How many unvaccinated Americans are willing to die easily preventable deaths from COVID-19 each day?
As the hyper-contagious and potentially more severe Delta variant becomes dominant here in the coming weeks, the 140 million eligible U.S. residents who haven’t been fully vaccinated yet might want to start asking themselves that question.
“COVID-19 vaccines are available for everyone ages 12 and up,” Centers for Disease Control and Prevention Director Rochelle Walensky said Tuesday at a White House briefing. “They are nearly 100 percent effective against severe disease and death — meaning nearly every death due to COVID-19 is particularly tragic, because nearly every death, especially among adults … is at this point entirely preventable.”
This, of course, wasn’t always the case. During the first year or so of the pandemic, more than 500,000 unvaccinated Americans died of COVID-19. None of them had the option of reducing their risk of dying of the disease to essentially zero by receiving a free shot that had already been safely administered to 178 million of their friends and neighbors.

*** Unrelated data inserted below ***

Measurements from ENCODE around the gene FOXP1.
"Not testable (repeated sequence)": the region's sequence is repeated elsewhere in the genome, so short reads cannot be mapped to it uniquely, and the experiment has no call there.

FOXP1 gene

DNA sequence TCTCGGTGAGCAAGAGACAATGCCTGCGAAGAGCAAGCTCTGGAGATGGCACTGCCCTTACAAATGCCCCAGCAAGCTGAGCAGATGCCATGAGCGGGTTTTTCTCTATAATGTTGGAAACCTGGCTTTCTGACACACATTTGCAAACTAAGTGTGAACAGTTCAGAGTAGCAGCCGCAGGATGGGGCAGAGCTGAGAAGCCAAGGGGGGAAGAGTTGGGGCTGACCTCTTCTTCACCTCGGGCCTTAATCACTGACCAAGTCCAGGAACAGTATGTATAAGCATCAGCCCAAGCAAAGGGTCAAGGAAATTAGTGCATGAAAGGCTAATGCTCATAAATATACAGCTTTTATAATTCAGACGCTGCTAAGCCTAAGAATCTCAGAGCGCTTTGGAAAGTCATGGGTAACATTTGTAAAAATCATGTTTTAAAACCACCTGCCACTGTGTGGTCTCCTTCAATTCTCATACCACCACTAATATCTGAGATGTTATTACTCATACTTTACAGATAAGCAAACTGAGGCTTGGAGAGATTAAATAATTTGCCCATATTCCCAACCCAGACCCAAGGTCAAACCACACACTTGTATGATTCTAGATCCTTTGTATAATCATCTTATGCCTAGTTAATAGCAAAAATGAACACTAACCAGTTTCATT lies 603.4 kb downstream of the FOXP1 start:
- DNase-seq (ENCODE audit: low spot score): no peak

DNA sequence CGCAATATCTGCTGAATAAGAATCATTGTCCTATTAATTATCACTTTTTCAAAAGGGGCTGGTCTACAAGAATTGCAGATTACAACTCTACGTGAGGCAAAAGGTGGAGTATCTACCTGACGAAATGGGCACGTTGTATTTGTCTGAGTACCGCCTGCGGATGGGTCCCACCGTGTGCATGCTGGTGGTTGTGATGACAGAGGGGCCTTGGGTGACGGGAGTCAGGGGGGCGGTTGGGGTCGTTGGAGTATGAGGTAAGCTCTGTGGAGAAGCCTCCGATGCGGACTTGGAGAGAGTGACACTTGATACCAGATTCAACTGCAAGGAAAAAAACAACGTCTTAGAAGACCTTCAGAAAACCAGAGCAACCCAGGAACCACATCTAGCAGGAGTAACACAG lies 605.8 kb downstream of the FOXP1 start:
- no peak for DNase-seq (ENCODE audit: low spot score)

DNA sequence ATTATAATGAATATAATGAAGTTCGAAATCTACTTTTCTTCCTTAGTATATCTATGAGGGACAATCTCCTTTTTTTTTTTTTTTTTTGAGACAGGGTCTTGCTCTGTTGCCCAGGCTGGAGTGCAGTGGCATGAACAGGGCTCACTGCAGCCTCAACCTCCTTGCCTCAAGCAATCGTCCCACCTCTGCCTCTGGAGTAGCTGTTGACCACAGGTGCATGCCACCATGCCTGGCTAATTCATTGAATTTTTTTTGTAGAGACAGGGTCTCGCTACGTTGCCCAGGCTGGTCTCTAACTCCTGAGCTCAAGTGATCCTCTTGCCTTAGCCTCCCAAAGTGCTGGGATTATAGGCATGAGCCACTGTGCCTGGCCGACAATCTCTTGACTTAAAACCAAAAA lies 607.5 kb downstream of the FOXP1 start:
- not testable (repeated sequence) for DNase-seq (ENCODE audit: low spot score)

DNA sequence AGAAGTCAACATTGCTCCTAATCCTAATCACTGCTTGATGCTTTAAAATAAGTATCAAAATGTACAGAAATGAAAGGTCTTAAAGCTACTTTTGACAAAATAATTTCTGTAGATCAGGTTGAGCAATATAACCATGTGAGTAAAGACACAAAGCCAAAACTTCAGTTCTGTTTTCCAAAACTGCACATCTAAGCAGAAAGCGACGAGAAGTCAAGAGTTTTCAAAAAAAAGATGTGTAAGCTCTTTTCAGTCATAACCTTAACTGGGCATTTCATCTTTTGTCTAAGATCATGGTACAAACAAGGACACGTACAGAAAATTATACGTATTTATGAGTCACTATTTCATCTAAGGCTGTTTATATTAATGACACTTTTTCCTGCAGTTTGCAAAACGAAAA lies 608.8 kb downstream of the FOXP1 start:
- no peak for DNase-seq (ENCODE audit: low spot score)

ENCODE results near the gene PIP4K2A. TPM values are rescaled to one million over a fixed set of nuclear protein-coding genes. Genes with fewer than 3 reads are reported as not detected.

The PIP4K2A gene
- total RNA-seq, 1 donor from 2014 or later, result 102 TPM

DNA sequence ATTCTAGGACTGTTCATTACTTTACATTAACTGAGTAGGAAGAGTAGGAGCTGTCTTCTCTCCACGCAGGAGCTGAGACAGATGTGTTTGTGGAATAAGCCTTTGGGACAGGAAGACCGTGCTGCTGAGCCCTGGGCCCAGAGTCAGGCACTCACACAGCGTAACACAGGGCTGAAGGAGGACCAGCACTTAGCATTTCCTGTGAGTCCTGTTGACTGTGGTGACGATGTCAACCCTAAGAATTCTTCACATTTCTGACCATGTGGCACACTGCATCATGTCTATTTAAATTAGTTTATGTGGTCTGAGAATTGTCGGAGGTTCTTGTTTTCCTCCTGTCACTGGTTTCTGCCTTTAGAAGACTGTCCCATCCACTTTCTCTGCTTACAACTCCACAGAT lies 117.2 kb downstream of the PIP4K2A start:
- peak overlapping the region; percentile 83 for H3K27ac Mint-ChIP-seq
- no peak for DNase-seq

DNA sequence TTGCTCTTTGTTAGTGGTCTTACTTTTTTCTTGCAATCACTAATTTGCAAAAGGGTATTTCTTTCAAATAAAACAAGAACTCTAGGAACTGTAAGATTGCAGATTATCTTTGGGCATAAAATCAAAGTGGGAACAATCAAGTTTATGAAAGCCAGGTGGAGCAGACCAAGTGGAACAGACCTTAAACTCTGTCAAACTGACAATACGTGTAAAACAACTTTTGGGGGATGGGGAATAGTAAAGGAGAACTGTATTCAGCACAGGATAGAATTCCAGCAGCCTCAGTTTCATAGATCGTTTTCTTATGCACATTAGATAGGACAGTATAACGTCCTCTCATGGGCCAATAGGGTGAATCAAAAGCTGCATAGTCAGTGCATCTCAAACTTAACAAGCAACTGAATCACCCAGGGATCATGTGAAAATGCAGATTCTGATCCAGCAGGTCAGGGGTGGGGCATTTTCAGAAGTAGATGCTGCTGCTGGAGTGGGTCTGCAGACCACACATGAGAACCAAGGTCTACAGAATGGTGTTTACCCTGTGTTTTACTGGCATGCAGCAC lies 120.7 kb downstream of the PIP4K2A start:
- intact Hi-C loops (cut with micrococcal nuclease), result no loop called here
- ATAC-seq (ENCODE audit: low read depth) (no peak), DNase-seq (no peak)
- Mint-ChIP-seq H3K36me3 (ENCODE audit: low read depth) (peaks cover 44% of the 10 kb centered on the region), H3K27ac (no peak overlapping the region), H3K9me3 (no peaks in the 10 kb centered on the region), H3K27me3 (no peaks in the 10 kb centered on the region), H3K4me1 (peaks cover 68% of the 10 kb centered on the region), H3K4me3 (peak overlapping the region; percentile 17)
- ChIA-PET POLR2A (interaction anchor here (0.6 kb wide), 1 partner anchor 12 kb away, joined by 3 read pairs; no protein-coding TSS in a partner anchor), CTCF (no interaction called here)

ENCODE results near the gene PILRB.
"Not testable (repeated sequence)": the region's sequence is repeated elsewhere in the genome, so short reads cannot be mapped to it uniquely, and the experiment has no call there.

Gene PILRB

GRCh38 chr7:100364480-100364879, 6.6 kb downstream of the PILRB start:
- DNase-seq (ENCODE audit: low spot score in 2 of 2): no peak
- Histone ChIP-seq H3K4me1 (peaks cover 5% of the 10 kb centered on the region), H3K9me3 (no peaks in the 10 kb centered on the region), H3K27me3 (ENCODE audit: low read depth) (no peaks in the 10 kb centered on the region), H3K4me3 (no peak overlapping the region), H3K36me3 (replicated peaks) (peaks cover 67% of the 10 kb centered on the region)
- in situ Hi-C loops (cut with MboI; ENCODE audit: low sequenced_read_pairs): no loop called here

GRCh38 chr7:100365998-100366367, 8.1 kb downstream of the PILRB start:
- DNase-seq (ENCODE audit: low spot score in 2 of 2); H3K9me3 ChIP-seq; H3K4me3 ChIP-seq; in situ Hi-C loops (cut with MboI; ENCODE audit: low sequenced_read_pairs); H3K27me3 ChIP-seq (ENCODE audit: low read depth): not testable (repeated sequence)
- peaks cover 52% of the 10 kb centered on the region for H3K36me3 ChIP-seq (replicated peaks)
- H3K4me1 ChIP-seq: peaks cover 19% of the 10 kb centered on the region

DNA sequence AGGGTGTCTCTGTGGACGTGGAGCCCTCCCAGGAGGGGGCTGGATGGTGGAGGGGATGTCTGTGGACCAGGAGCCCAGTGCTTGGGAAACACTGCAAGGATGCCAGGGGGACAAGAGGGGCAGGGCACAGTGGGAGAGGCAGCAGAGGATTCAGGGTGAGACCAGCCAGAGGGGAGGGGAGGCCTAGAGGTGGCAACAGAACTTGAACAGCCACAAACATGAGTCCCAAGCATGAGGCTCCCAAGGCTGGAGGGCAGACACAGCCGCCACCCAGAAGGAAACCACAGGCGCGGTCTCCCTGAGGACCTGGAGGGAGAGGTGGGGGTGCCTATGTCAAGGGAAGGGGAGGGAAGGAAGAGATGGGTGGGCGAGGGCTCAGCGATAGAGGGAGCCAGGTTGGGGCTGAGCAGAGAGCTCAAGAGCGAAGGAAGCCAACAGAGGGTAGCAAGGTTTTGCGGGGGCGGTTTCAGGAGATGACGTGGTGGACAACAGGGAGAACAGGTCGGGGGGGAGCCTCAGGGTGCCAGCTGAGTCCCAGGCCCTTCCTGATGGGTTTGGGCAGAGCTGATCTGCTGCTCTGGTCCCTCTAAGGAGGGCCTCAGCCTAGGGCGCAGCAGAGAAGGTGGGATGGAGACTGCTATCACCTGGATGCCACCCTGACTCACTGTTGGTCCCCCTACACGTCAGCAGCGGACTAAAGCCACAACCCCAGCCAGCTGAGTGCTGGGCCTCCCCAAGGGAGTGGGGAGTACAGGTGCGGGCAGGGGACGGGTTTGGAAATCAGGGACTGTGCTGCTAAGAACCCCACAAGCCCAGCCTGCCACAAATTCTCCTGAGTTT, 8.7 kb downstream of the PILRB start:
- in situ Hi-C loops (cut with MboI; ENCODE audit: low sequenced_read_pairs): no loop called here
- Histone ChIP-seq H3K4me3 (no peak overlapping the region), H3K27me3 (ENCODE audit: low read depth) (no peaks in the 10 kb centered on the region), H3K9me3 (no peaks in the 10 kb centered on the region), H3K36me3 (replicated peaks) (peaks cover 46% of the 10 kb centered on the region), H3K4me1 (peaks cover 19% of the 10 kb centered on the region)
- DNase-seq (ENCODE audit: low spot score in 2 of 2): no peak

But now unvaccinated Americans do have that option. By refusing it, they are opening the door to Delta.
And make no mistake: Delta is coming.
To be sure, the dangerous variant behind India’s horrific spring surge won’t cause nearly as much sickness, hospitalization and death here as it caused there, for the simple reason that by getting a harmless jab (or two), millions of vaccinated Americans have already decided to (a) protect themselves and (b) block the virus from spreading to their unvaccinated peers. The unvaccinated will continue to benefit from others’ immunity.
But Delta will trigger some sickness, hospitalization and death in the U.S. — nearly all of it among unvaccinated Americans, and all of it worse than any potential vaccine side effect.
Here are six warning signs that Delta is heading our way:
1. The U.K. has more immunity than the U.S. Cases and hospitalizations are increasing there anyway.
Think America’s relatively robust vaccination rate will keep Delta from doing any real damage in the U.S., especially after 10 percent of Americans have already tested positive for the virus and presumably have some “natural immunity” of their own?
Think again. For a reality check, pay attention to what’s happening right now in the United Kingdom, where the Delta variant is already dominant.
There a greater share of adults (60 percent) are fully vaccinated than in the U.S. (56 percent); a much greater share (83 percent vs. 66 percent) have received at least one vaccine dose. Meanwhile, about 7 percent of the U.K. population has tested positive over the course of the pandemic, one of the higher rates in the world.